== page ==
For example, a company may buy a software-as-a-service (SaaS) cloud-based subscription in New York, Illinois, Texas, Ohio, or another state that classifies and taxes such a purchase as software for sales and use tax purposes. In a remote environment, if the employees are located outside the company’s home state and therefore use the software outside that state, there may be an opportunity to reassign the cost of the software to where employees are using it, thus allowing the software cost to be allocated to lower-tax jurisdictions or jurisdictions where software is exempt or excluded from tax.

Performing an MPU study, which evaluates where software or SaaS is being used, is critical for calculating sales and use tax liability accurately and potentially generating sales and use tax refunds.

Selecting the Right Strategy

Companies should consider focusing on sales and use tax overall. Sales and use tax refund reviews may uncover opportunities for cash savings, and the findings from those refund reviews can improve ongoing compliance and ensure that overpayments of sales and use tax do not continue. Companies may also find ways to leverage technology to understand their position throughout the entire indirect tax life cycle.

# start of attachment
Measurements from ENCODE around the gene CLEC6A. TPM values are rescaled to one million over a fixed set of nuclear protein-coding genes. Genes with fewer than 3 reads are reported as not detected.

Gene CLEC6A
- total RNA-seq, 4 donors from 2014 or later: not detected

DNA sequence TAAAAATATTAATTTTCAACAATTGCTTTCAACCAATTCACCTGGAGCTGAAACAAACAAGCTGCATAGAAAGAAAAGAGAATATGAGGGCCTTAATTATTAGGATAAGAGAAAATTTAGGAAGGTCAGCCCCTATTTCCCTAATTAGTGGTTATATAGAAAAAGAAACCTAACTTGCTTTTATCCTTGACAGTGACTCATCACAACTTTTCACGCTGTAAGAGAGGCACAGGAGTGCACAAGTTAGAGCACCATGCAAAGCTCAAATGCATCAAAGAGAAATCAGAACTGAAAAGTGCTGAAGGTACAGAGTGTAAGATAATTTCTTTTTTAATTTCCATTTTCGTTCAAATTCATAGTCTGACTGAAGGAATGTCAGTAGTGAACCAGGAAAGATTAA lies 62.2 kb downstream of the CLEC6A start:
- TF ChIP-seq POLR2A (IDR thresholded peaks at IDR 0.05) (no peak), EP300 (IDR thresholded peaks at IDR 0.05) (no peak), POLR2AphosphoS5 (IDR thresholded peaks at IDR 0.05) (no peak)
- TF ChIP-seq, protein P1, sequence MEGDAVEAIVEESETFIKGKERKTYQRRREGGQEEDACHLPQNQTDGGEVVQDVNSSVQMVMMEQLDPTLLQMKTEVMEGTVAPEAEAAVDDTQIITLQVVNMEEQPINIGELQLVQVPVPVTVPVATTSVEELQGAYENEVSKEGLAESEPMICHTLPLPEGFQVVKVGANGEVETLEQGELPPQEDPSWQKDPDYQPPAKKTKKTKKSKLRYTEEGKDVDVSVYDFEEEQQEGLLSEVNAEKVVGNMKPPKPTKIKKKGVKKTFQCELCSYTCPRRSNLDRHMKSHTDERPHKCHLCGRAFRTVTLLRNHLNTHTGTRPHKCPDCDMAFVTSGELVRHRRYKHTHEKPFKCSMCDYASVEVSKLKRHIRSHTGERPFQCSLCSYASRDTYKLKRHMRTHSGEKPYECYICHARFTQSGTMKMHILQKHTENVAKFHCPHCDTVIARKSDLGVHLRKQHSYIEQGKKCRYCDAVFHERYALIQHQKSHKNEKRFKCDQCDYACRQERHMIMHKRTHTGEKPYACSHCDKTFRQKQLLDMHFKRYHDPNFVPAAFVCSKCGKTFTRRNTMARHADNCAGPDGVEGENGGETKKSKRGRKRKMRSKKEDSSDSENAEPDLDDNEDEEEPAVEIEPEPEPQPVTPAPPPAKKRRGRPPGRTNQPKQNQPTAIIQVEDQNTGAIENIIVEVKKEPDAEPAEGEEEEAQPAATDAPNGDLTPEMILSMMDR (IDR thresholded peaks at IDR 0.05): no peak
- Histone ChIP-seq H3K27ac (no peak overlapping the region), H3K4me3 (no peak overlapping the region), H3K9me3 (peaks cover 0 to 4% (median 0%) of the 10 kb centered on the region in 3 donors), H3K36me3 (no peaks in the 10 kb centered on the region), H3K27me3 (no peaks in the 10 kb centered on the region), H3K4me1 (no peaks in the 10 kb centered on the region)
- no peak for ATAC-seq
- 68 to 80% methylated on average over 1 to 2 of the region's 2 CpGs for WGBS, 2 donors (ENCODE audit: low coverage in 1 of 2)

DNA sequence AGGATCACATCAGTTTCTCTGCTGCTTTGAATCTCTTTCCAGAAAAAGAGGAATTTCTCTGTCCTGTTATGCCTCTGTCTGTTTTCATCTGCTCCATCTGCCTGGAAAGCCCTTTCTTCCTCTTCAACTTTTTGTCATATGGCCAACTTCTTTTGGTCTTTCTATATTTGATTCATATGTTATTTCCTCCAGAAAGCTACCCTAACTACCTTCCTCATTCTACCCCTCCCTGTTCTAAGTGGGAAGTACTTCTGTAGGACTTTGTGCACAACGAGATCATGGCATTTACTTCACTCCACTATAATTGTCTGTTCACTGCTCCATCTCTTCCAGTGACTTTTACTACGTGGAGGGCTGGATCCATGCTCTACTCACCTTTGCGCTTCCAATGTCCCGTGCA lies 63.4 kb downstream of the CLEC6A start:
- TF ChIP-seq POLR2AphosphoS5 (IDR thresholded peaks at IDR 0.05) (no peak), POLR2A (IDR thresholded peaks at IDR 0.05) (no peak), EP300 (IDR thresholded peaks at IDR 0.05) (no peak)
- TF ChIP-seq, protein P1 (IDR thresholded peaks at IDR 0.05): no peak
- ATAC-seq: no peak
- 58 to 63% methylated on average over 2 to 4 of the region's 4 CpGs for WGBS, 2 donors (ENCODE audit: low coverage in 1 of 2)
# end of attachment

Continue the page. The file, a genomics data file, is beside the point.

Whether a tax department prepares forty returns per month or 400, indirect tax compliance can consume much of a company’s limited indirect tax resources—time that could be focused on other value-added tasks, such as refund and exposure reviews, audit defense, exemption certificate compliance, taxability research, general ledger account reconciliations, and fixing issues in sales tax calculation software.

Indirect tax compliance is often a time-consuming and tedious process, encompassing consolidating and validating multiple data sources, manually preparing returns, populating reports to aid in general ledger account reconciliation, and handling jurisdictional notices.